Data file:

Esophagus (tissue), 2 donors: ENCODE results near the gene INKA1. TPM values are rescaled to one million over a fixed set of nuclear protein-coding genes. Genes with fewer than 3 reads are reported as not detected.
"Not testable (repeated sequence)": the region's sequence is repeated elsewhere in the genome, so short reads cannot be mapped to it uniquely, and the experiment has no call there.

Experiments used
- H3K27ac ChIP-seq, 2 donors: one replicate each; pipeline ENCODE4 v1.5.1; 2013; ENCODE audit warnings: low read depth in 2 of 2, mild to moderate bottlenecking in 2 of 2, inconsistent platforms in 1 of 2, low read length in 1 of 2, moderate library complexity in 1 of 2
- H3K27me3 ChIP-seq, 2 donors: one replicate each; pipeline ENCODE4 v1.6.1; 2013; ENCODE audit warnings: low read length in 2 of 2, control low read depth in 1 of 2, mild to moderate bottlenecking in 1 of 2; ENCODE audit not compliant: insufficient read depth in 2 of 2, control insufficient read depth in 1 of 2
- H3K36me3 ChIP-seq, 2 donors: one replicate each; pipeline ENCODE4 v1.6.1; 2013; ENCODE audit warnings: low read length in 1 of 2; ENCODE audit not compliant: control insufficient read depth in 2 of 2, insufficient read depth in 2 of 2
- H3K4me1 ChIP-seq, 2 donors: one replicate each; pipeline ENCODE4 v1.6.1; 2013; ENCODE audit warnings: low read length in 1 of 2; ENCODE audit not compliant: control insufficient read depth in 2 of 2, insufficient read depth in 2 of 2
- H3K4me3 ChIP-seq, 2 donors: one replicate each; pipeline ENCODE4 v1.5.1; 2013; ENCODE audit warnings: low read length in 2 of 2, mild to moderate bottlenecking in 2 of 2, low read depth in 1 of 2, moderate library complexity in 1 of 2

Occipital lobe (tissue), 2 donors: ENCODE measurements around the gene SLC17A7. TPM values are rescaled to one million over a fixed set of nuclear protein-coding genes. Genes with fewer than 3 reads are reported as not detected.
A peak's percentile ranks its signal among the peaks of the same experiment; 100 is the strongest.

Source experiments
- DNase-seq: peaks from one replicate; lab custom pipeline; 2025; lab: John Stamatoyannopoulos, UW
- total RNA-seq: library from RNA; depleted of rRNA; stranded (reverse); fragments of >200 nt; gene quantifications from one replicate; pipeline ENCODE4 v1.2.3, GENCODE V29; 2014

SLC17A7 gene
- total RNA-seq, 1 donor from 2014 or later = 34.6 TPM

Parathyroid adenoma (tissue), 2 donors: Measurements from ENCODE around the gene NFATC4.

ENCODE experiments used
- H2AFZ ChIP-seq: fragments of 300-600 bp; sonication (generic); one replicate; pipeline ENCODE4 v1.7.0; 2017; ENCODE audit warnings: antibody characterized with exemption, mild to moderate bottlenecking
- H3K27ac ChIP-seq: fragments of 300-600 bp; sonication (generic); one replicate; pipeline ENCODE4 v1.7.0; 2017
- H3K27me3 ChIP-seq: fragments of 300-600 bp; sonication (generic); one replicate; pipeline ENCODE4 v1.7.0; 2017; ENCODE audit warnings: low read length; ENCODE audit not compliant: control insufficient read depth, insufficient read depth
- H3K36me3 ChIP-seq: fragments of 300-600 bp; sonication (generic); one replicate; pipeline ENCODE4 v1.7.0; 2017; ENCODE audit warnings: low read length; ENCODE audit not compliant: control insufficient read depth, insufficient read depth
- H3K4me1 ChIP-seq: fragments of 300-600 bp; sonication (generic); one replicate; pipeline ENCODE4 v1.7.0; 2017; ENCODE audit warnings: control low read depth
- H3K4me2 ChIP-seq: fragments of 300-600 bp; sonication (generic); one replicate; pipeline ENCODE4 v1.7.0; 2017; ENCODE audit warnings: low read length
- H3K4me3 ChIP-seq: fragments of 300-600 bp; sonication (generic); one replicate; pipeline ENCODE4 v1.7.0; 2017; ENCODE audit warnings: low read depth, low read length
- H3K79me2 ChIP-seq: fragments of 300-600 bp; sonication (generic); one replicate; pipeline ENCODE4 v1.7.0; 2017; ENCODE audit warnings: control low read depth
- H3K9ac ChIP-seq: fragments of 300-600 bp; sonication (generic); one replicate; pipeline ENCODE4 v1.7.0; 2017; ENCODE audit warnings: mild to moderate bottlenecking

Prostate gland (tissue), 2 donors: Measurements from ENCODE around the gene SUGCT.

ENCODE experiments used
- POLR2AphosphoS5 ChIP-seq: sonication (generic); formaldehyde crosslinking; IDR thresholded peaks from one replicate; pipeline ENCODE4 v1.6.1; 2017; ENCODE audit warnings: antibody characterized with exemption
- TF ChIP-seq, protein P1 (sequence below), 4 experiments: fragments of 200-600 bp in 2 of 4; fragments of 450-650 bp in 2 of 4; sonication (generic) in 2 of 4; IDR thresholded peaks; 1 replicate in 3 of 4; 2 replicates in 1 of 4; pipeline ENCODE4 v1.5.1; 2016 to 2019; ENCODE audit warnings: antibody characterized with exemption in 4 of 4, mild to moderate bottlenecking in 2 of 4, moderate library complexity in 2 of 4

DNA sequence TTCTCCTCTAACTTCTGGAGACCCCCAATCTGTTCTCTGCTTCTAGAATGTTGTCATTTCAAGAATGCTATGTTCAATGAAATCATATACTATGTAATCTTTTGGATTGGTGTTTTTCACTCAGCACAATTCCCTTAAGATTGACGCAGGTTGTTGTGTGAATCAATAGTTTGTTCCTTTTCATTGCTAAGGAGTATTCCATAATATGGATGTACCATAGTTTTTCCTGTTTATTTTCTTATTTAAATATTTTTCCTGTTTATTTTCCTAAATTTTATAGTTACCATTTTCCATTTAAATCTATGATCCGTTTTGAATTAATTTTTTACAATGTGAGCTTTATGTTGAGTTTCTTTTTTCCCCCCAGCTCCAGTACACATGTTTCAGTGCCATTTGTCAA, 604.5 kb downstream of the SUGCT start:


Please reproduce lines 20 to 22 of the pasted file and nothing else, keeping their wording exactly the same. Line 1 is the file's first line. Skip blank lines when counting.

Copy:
- H3K27me3 ChIP-seq: fragments of 300-600 bp; sonication (generic); one replicate; pipeline ENCODE4 v1.7.0; 2017; ENCODE audit warnings: low read length; ENCODE audit not compliant: control insufficient read depth, insufficient read depth
- H3K36me3 ChIP-seq: fragments of 300-600 bp; sonication (generic); one replicate; pipeline ENCODE4 v1.7.0; 2017; ENCODE audit warnings: low read length; ENCODE audit not compliant: control insufficient read depth, insufficient read depth
- H3K4me1 ChIP-seq: fragments of 300-600 bp; sonication (generic); one replicate; pipeline ENCODE4 v1.7.0; 2017; ENCODE audit warnings: control low read depth